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Anthony Ray Hinton Spent Almost 30 Years on Death Row. Now He Has a Message for White America.

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Anthony Ray Hinton was mowing the lawn at his mother's house in 1985 when Alabama police came to arrest him for 2 murders he did not commit. One took place when he was working the night shift at a Birmingham warehouse. Yet the state won a death sentence, based on 2 bullets it falsely claimed matched a gun found at his mother's home. In his powerful new memoir, "The Sun Does Shine: How I Found Life and Freedom on Death Row," Hinton describes how racism and a system stacked against the poor were the driving forces behind his conviction. He also writes about the unique and unexpected bonds that can form on death row, and in particular about his relationship with Henry Hays, a former Klansman sentenced to death for a notorious lynching in 1981. Hays died in the electric chair in 1997 - 1 of 54 people executed in Alabama while Hinton was on death row.
After almost 30 years, Hinton was finally exonerated in 2015, thanks to the Equal Justice Initiative, or EJI. On April 27…

China: Appeal of nanny's death penalty sentence wraps up

Mo Huanjing, nanny of the family of Lin Shengbin.
Defendant claims firefighters didn't try hard enough to extinguish blaze

The nanny responsible for killing 4 members of a family in an arson appeared in court in eastern China on Thursday to appeal her death sentence.

Mo Huanjing, nanny of the family of Lin Shengbin, pleaded guilty to starting the fire. But she said during the appeal at Zhejiang High People's Court that "the penalty in the original ruling was extremely heavy".

"The tragedy wasn't the result I wanted to see," she added. She said the efforts of firefighters were flawed. And she confessed to her offense during the initial interrogation, which could be regarded as a reason to earn a more lenient sentence.

Wu Pengbin, her lawyer, told China Daily that some firefighters and employees of the property management department of Lin's apartment attended the hearing as witnesses at his urging.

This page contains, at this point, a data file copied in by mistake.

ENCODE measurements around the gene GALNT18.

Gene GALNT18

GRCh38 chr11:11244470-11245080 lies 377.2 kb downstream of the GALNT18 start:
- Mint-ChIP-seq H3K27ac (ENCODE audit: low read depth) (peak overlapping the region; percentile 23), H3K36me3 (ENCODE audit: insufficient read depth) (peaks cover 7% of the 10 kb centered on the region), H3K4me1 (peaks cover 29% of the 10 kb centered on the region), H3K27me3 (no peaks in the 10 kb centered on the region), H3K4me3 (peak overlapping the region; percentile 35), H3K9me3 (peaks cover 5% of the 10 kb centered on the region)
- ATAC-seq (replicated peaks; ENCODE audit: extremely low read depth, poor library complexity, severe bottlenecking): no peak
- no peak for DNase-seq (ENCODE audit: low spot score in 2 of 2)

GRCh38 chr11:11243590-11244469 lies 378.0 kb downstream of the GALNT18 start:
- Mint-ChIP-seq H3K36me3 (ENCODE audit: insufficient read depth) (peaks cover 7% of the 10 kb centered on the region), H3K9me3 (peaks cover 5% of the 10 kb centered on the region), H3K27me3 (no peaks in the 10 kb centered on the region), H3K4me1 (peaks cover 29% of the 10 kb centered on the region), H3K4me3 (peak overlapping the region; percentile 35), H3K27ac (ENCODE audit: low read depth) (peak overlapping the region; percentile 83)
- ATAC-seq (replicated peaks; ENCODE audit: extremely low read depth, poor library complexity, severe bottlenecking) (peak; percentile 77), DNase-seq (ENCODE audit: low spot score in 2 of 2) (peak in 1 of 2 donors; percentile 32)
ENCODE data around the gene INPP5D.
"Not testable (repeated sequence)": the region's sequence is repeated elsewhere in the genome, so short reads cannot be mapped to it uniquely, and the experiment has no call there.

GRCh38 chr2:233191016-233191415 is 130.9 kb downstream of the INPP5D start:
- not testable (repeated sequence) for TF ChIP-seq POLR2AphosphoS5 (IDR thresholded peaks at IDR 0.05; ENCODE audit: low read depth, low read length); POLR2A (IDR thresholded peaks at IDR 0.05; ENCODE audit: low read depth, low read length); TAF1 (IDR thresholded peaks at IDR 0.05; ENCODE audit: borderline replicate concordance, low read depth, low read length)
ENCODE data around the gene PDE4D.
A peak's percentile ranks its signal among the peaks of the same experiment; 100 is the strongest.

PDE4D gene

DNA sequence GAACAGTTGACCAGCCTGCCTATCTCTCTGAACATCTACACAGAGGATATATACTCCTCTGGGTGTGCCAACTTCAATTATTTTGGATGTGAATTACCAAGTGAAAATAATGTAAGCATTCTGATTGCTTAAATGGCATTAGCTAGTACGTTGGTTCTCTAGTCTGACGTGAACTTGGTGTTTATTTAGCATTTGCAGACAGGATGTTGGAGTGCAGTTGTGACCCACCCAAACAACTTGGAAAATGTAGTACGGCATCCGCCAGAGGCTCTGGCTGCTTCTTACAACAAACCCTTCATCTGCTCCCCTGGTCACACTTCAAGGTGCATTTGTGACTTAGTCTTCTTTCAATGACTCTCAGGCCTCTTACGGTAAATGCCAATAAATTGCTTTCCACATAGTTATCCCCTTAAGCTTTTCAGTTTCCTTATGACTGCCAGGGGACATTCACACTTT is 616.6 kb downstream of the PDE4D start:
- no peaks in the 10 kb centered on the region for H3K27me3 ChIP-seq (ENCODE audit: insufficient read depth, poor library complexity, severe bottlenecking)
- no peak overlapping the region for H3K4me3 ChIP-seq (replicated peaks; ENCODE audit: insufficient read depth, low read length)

"I wanted them to show what they were doing at the time to the court, as I, with my client, thought their rescue attempt lacked urgency and there was also something wrong with the water pressure in the apartment," he said.

Mo, 35, expressed deep remorse for her actions and apologized to Lin's family at the end of the hearing. She requested a lenient sentence in court, but added that she would accept the result if the original verdict is upheld.

The court said the judgment would be announced at a later date.

Mo was sentenced to death on Feb 9 at the Hangzhou Intermediate People's Court after intentionally setting the fire in Lin's apartment in the city on June 22, 2017, killing Lin's wife Zhu Xiaochen and their three children, ages 6, 9 and 11.

She was also convicted of theft and fined 10,000 yuan ($1,570) at the same time.

The original verdict ruled that the defendant, who was burdened with heavy gambling debts, sought nanny positions in 2015 to pay her debtors. In September 2016, she obtained a live-in nanny job at Lin's home in Hangzhou.

She stole gold jewelry and watches from the family and then pawned them for over 180,000 yuan between March and June last year, it said.

On June 22, she decided to win Zhu's gratitude by lighting a fire and then extinguishing it to get more money, after having lost 60,000 yuan from bad bets. But the fire spread quickly and she escaped from the home. Zhu and her 3 children died of carbon monoxide poisoning, it said.

In a statement posted by the high court on Thursday, Mo said she tried to extinguish the fire at the time, and had prepared buckets of water in advance. She said she knocked on windows of the children's rooms to wake them up and called police and security guards for help. But she added that she failed to extinguish the blaze amid a bout of anxiety, it added.

Source: ecns.cn, May 18, 2018


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